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I have a question about the last step in the proof of Mason's Theorem. I will write it.

Mason's Theorem. If $a, b$ and $c$ are relatively prime polynomials such that $a + b = c$, then $$\max \{ \deg(a) , \deg(b) , \deg(c)\} \leq N_0(abc) -1,$$ where $N_0(f)$ is the number of distinct factors of $f$.

Proof: Let $\displaystyle a(t) = \prod_{i=1}^{s_a} (t-\alpha_i)^{u_i},~ b(t) = \prod_{i=1}^{s_b}(t-\beta_i)^{v_i}, ~c(t) = \prod_{i=1}^{s_c}(t-\gamma_i)^{w_i} $

$N_0(abc) = s_a + s_b + s_c$. Let $\displaystyle f = \frac{a}{c},~ g= \frac{b}{c}$. Hence $f + g = 1 \Rightarrow f' + g' = 0 \Rightarrow f' = - g'$.

$\displaystyle\frac{f'}{f} = \sum_{i=1}^{s_a} \frac{u_i}{t-\alpha_i} - \sum_{i=1}^{s_c} \frac{w_i}{t-\gamma_i}, ~~ \frac{g'}{g} =\sum_{i=1}^{s_b} \frac{v_i}{t-\beta_i} - \sum_{i=1}^{s_c} \frac{w_i}{t-\gamma_i}$

$\displaystyle \frac{b}{a} = \frac{g}{f} =-\frac{f'/f}{g'/g}=-\frac{M f'/f}{M g'/g},\tag{1} $

where $M =\prod_{i=1}^{s_a}(t-\alpha_i) \prod_{i=1}^{s_b}(t-\beta_i)\prod_{i=1}^{s_c}(t-\gamma_i)$.

So the denominator and nominator in $(1)$ has the degree at most $s_a + s_b + s_c -1 $. Then we conclude the inequality of the theorem.

I understand all the proof except the last thing.

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    $\begingroup$ Perhaps you want see What is the abc conjecture?, by UConn Math, from YouTube, around 33'. It isn't neccesary a response of this comment, it is only you want see it. $\endgroup$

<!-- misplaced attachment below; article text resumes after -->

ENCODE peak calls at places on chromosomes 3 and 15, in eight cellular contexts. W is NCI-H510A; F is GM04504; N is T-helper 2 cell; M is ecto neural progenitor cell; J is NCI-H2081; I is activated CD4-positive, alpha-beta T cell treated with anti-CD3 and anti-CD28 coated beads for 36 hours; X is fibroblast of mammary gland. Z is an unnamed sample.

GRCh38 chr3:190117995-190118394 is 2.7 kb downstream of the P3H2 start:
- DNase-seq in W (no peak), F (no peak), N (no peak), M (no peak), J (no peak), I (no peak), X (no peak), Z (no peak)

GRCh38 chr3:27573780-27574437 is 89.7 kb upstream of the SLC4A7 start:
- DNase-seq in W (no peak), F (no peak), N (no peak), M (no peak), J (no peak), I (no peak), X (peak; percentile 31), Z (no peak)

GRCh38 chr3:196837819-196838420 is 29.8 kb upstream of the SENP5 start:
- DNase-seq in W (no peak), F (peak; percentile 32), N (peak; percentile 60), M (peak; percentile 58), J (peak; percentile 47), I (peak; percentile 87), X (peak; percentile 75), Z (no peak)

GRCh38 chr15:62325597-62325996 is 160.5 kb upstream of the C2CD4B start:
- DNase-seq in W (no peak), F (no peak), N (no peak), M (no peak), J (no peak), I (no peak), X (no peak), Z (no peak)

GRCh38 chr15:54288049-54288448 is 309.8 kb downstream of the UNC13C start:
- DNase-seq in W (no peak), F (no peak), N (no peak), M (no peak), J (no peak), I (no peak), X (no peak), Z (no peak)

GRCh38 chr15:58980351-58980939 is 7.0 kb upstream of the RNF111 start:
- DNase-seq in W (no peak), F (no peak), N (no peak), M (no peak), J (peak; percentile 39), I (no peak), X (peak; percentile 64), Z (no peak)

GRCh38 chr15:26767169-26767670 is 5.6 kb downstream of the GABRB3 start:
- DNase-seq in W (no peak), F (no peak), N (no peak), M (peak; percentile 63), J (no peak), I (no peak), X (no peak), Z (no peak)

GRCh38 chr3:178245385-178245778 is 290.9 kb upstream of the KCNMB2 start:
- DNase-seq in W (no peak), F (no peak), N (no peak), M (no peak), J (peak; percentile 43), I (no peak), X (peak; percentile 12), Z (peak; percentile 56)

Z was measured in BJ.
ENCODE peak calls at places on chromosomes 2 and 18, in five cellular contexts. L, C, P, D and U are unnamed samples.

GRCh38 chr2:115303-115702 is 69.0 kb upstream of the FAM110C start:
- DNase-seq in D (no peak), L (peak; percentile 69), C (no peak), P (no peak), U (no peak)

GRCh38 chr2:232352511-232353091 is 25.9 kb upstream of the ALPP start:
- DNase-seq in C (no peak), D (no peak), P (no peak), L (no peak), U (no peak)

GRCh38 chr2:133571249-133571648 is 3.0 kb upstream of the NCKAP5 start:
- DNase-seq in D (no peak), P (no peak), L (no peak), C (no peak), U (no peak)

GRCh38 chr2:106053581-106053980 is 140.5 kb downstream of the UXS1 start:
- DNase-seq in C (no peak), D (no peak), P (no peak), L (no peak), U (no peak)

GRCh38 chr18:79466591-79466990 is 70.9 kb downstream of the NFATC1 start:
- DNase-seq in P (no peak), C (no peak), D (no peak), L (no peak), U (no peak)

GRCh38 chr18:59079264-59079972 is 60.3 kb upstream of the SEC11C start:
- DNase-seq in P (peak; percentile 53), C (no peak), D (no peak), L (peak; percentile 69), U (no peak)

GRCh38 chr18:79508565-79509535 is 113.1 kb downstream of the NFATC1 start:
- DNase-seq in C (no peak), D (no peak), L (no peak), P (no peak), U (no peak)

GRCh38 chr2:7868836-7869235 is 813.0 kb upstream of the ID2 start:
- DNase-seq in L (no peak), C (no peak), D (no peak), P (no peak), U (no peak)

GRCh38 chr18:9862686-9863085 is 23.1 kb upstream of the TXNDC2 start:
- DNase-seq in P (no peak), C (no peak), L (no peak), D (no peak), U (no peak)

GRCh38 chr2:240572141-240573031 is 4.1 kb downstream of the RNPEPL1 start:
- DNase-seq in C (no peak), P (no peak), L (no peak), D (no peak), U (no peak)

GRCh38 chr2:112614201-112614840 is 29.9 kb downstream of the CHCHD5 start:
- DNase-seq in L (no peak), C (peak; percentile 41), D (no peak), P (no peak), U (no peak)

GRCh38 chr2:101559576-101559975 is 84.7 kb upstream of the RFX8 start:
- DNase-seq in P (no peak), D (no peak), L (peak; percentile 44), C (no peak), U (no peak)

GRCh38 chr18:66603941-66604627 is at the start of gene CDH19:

– user243301
    May 9, 2016 at 17:00

1 Answer 1

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Assume that polynomials have coefficients in a field of characteristic $0$. From $b/a=-(f^{'}/f)/(g^{'}/g)$ we observe that $\deg(f^{'}/f)=-\infty$ if $b=0$ and $\deg(f^{'}/f)=-1$ if $a$ equals to zero (I edit here, because $f$ is defined as $a/c$ and $\deg(f^{'})=\deg(f)-1$).

Hence $$\deg(M f^{'}/{f})\leq n_{0}(abc)-1$$

thus from $-a(M\cdot f^{'}/{f})=b(M\cdot g^{'}/{g})$, we deduce that $a$ divides $M\cdot \frac{g^{'}}{g}$ since $\gcd(a,b)=1$, this and previous divisibility relation implies $\deg(a)\leq n_{0}(abc)-1$.

A similar argument works for $\deg(b)\leq n_{0}(abc)-1$.

Obviously from $a+b=c$ we have $\deg(c)\leq\max(\deg(a),\deg(b))$. Putting together these results we obtain $\max(\deg(a,b,c))\leq n_{0}(abc)-1$.

References (I haven't an open access, I took the details from this, I hope that it is possible):

Jeffrey Paul Wheeler' Thesis, The abc conjecture.

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